He ignored my sentiment and opened the cloche again. He picked up a burger and took a bite. He took another one and handed it to me. With a mouth full of meat and bread he spoke again. "Umm umm Joe, eat up, these things are delicious." He took another bite then set the burger down.
Reluctantly I took a bite of the burger and a small sip of Coke to wash it down. "So what's the big Idea Forrest, coming here today you got some nerve." I took another bite and chewed while talking. "I would have gave the world for Jane, only woman I ever loved 'cept my momma of course."
He pushed the silver platter of burgers to the side. "You know Jane told me all about your trip to California and your stop at that burger joint. That why you got these?" I took a sip of tea this time and washed down the mouthful I had.
"Sure is," I used the linen to wipe away another tear that had worked its way to my cheek. "God I miss her. Why didn't you come back for me Forrest. I been rotten away eight years waitin' to die. Only bright spots been Warden Lewis."
"Yeah he got here about two years into your stint if I recall."
"Hhh-How did you know?" I straightened up in my seat. He pulled the next cloche close to us. He opened it revealing a platter of crisply fried liver and onions, it smelled like heaven. He pushed it close to me.
"That ones all you Joe." He chuckled. "I can't believe that you had Jane cooking and eating that shit too, Joe man did she love you." I dug in and slurped down a big bite. "You 'ain't never lie Forrest, Jane was the best. And Jerry couldn't put a candle to her in the Kitchen Dad." There it was it slipped out like we were back at his house. Dad, Oh how I needed someone like him in my life. I was so nervous when I met him, a wealthy white Congressman, named Forrest nonetheless.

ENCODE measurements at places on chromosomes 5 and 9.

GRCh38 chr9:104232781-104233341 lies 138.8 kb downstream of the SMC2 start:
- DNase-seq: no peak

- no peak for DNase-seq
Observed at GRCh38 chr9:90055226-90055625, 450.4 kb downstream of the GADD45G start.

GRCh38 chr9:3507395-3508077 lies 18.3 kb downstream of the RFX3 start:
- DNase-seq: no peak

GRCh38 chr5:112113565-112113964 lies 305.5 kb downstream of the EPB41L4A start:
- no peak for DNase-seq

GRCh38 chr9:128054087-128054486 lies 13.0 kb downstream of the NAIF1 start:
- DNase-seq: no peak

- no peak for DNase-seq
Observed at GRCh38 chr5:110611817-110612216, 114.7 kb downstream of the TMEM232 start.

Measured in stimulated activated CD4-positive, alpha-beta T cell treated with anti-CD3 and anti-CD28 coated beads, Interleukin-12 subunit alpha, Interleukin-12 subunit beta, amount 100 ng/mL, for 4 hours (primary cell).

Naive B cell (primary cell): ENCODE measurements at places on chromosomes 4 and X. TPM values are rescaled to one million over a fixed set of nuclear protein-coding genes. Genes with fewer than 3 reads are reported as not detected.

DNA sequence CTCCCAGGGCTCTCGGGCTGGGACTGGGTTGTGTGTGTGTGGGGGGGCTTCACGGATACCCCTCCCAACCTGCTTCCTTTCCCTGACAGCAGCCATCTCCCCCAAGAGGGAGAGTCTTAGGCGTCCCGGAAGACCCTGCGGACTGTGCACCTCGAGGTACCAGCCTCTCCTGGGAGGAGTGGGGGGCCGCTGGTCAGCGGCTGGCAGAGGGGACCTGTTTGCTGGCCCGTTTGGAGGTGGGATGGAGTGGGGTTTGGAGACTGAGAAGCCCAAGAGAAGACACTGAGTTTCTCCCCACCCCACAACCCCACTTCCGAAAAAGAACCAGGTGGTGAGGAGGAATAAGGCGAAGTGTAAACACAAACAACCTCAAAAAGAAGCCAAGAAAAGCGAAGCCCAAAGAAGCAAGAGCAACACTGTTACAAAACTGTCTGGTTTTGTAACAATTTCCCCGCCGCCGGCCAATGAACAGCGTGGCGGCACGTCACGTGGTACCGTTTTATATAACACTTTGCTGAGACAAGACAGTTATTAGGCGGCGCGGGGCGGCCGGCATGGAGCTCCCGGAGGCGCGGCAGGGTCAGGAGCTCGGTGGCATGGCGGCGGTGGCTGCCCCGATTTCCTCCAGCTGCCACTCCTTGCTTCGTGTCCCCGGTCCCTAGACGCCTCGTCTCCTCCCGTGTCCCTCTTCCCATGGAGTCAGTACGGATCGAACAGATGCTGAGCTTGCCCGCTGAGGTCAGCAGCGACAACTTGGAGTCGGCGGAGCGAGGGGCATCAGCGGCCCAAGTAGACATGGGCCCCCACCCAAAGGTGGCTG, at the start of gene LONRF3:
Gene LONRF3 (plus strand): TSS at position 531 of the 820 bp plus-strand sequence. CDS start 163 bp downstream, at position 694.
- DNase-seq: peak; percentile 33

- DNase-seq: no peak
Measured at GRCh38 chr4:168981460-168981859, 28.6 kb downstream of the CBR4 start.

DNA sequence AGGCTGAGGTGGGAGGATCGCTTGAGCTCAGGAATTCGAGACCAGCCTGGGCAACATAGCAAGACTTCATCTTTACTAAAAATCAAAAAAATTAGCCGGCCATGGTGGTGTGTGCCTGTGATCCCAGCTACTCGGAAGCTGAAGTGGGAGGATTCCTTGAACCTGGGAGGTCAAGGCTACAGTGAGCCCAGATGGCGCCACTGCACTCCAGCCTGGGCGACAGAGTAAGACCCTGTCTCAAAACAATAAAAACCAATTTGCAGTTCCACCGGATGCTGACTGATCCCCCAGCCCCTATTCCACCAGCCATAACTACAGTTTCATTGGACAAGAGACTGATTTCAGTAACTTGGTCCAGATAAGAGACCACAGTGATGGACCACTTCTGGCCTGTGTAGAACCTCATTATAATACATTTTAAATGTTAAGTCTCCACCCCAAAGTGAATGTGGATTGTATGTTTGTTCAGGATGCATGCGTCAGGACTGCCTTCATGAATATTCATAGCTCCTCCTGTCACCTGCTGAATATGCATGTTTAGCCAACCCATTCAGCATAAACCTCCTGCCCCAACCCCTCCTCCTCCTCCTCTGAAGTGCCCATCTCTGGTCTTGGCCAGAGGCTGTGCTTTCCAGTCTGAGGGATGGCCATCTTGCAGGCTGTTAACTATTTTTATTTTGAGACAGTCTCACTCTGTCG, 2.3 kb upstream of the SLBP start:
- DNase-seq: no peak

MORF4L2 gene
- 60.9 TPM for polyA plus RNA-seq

I'll never forget it because he lost a friend that night when Jane introduced me. Slim, as he was known, was the sitting Mayor of the small town. He thought I was Jane's driver, the SOB even tipped me a dollar. You should have seen the look on his face when Forrest embraced me in a hug.
"Son, if my daughter sees a future with you and trusts you then welcome to the family, Joe." Slims jaw pert near hit the ground.
"You gonna let your daughter date that Ni-"
Forrest cut in abruptly.
"Now slim you just mind your business if you know what's good for ya. Some folks 'round here might be glad to know what you've been doing with some of the city funds. Now just go on outta here. Before I do something we both regret."
It was amazing. No white man had ever took up for me like that. From that moment on my outlook changed. He showed me what good people could do and be.
Jane and I spent the next three years together before we married and life was amazing. She was scheduled to go to New York with me, the weekend of her murder but my mom fell ill so she stayed to take care of her.
During my trial I found out that one of the town officials had come to our home on the pretense of taking my mom to a hospital that would "serve her kind" Jane got her father involved.